Exploring the many reasons why car prices remain high
LEILA FADEL, HOST:
The auto market has been deeply weird for almost three years now. Some parts of it are getting more normal. Like, dealer lots aren't empty anymore. But when it comes to prices, NPR's Camila Domonoske has found that normal is still nowhere in sight.
CAMILA DOMONOSKE, BYLINE: Noah and India Grabisch checked out a fully loaded Chevy Suburban at a recent auto show.
NOAH GRABISCH: Suburban was 86,000.
INDIA GRABISCH: Yeah.
DOMONOSKE: They have a 4-year-old son and another baby on the way, so they want a bigger vehicle. But yes, he just said $86,000.
I GRABISCH: It looks nice, but we don't need all that space. But it's really nice. But for 86?
N GRABISCH: Yeah.
I GRABISCH: No.
DOMONOSKE: Yeah, no sums up how a lot of Americans feel about car prices these days. The average new vehicle is just under $49,000. That's actually down a bit from the previous month, but it's much, much higher than pre-pandemic. And used cars - wholesale prices were getting better last year, but now they're rising again. Ed Kim is the chief analyst of AutoPacific, and he says, brace yourself.
ED KIM: I think for at least a few more years to come, you know, we're going to see quite a bit of pain in the used car space as far as affordability.
DOMONOSKE: To understand why prices are still so high, first consider all the cars and trucks that weren't made over the last three years, every production line that shut down for a lack of computer chips or another supply chain snarl. And then when automakers did sell vehicles, they focused on their most profitable ones, which are big, expensive, top of the line. Think, you know, an $86,000 SUV. Smaller, cheaper, more ordinary vehicles...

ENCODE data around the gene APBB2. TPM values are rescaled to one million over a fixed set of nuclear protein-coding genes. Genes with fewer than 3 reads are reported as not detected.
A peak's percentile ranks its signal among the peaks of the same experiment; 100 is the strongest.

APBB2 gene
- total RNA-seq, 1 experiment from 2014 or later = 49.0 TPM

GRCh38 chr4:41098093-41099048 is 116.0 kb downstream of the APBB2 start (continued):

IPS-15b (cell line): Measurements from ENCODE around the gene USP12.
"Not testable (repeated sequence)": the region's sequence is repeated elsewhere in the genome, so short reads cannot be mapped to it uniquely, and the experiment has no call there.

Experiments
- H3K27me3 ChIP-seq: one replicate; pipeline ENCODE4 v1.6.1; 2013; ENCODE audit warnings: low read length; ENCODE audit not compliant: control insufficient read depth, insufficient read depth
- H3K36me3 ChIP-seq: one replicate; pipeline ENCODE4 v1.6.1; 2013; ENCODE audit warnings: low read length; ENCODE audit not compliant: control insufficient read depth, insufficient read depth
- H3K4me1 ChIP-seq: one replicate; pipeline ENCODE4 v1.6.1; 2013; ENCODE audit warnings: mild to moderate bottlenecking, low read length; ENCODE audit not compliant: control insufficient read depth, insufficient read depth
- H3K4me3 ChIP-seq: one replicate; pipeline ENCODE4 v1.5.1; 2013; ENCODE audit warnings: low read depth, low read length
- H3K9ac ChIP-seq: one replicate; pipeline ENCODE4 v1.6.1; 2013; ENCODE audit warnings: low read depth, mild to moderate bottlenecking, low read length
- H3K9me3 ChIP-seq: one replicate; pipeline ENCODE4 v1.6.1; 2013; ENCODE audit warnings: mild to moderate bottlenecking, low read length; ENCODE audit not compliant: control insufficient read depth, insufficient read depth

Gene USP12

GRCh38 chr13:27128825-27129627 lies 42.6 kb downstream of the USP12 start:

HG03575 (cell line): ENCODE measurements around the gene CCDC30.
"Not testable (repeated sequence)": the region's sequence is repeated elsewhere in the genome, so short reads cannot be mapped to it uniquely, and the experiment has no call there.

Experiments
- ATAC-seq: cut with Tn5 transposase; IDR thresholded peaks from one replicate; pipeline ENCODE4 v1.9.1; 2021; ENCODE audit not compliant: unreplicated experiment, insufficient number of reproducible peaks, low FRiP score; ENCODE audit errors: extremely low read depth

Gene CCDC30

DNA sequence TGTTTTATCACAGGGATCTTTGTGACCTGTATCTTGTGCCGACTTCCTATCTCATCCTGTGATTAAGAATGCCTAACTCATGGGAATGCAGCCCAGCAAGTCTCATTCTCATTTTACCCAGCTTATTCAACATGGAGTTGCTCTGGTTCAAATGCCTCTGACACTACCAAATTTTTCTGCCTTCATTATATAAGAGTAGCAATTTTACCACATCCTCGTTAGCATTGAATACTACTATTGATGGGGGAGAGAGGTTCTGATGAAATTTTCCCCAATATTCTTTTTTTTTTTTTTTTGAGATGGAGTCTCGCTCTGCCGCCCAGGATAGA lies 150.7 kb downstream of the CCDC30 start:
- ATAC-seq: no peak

KIM: These sorts of entry-level vehicles have been leaving the market at a very surprising rate as automakers focus on these higher-margin, higher-profit vehicles.
DOMONOSKE: American cars have been getting bigger since well before the pandemic, but the disappearance of the cheap end of the market accelerated sharply as supply chain woes kicked in. So today, if you're looking for a really nice car, you've got options. But in the budget category, not so much. There's a nonprofit, On The Road Lending, that provides loans to working families to buy vehicles, reasonably priced vehicles that are still under warranty. Think a modest 2-year-old sedan without too many miles on it. The kind of car they want to help people buy hasn't changed, but the prices have definitely changed. Michelle Corson is the founder and CEO.
MICHELLE CORSON: Our average loan amount 10 years ago was $13,000, and today it's $24,000. I mean, that's a really big jump in a 10-year period.
DOMONOSKE: And of course, everyone's big question is what's next? Some automakers say they want to make more affordable vehicles. They know there's a market that would buy them. But on the other hand, they are making a lot more money off the pricey ones. Here's analyst Ed Kim again.
KIM: We're not really expecting to see, you know, this resurgence of inexpensive gasoline-powered vehicles.
DOMONOSKE: And that's because all this cash carmakers are getting - it's going toward making cheaper electric vehicles. So Kim says more affordable rides are on the way, but they'll be powered by batteries, and they'll take a while to get here.
Camila Domonoske, NPR News.
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